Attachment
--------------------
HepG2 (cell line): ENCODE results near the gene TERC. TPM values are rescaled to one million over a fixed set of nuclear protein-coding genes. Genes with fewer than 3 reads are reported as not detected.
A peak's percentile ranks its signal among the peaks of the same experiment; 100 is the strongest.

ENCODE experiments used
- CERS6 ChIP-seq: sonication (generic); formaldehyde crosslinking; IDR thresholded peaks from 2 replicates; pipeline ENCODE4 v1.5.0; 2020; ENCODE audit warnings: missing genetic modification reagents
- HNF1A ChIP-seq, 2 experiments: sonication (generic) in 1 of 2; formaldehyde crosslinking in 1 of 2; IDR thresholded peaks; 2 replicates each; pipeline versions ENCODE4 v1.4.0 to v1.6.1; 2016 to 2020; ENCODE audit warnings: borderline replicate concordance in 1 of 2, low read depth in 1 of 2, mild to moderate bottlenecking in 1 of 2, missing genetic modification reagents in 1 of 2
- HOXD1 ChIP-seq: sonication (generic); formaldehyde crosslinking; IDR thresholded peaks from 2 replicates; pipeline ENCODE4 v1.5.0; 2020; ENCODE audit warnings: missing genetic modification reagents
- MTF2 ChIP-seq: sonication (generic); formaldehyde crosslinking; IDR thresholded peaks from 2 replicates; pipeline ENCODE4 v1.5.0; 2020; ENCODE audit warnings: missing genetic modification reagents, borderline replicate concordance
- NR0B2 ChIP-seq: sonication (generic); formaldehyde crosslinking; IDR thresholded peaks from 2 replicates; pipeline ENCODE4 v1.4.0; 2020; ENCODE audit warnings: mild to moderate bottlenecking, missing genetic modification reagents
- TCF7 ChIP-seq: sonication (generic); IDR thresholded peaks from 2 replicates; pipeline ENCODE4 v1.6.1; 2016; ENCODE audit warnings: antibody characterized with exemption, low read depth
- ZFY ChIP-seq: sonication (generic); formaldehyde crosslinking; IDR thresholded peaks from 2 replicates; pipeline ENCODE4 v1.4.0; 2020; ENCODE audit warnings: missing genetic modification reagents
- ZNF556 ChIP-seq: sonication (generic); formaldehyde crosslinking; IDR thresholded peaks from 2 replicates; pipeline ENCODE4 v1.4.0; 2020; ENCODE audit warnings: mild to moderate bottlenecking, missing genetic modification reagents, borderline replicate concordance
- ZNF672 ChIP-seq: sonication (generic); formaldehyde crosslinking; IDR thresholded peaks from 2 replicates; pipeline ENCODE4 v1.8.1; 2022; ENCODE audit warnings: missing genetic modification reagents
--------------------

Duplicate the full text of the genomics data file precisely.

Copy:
HepG2 (cell line): ENCODE results near the gene TERC. TPM values are rescaled to one million over a fixed set of nuclear protein-coding genes. Genes with fewer than 3 reads are reported as not detected.
A peak's percentile ranks its signal among the peaks of the same experiment; 100 is the strongest.

ENCODE experiments used
- CERS6 ChIP-seq: sonication (generic); formaldehyde crosslinking; IDR thresholded peaks from 2 replicates; pipeline ENCODE4 v1.5.0; 2020; ENCODE audit warnings: missing genetic modification reagents
- HNF1A ChIP-seq, 2 experiments: sonication (generic) in 1 of 2; formaldehyde crosslinking in 1 of 2; IDR thresholded peaks; 2 replicates each; pipeline versions ENCODE4 v1.4.0 to v1.6.1; 2016 to 2020; ENCODE audit warnings: borderline replicate concordance in 1 of 2, low read depth in 1 of 2, mild to moderate bottlenecking in 1 of 2, missing genetic modification reagents in 1 of 2
- HOXD1 ChIP-seq: sonication (generic); formaldehyde crosslinking; IDR thresholded peaks from 2 replicates; pipeline ENCODE4 v1.5.0; 2020; ENCODE audit warnings: missing genetic modification reagents
- MTF2 ChIP-seq: sonication (generic); formaldehyde crosslinking; IDR thresholded peaks from 2 replicates; pipeline ENCODE4 v1.5.0; 2020; ENCODE audit warnings: missing genetic modification reagents, borderline replicate concordance
- NR0B2 ChIP-seq: sonication (generic); formaldehyde crosslinking; IDR thresholded peaks from 2 replicates; pipeline ENCODE4 v1.4.0; 2020; ENCODE audit warnings: mild to moderate bottlenecking, missing genetic modification reagents
- TCF7 ChIP-seq: sonication (generic); IDR thresholded peaks from 2 replicates; pipeline ENCODE4 v1.6.1; 2016; ENCODE audit warnings: antibody characterized with exemption, low read depth
- ZFY ChIP-seq: sonication (generic); formaldehyde crosslinking; IDR thresholded peaks from 2 replicates; pipeline ENCODE4 v1.4.0; 2020; ENCODE audit warnings: missing genetic modification reagents
- ZNF556 ChIP-seq: sonication (generic); formaldehyde crosslinking; IDR thresholded peaks from 2 replicates; pipeline ENCODE4 v1.4.0; 2020; ENCODE audit warnings: mild to moderate bottlenecking, missing genetic modification reagents, borderline replicate concordance
- ZNF672 ChIP-seq: sonication (generic); formaldehyde crosslinking; IDR thresholded peaks from 2 replicates; pipeline ENCODE4 v1.8.1; 2022; ENCODE audit warnings: missing genetic modification reagents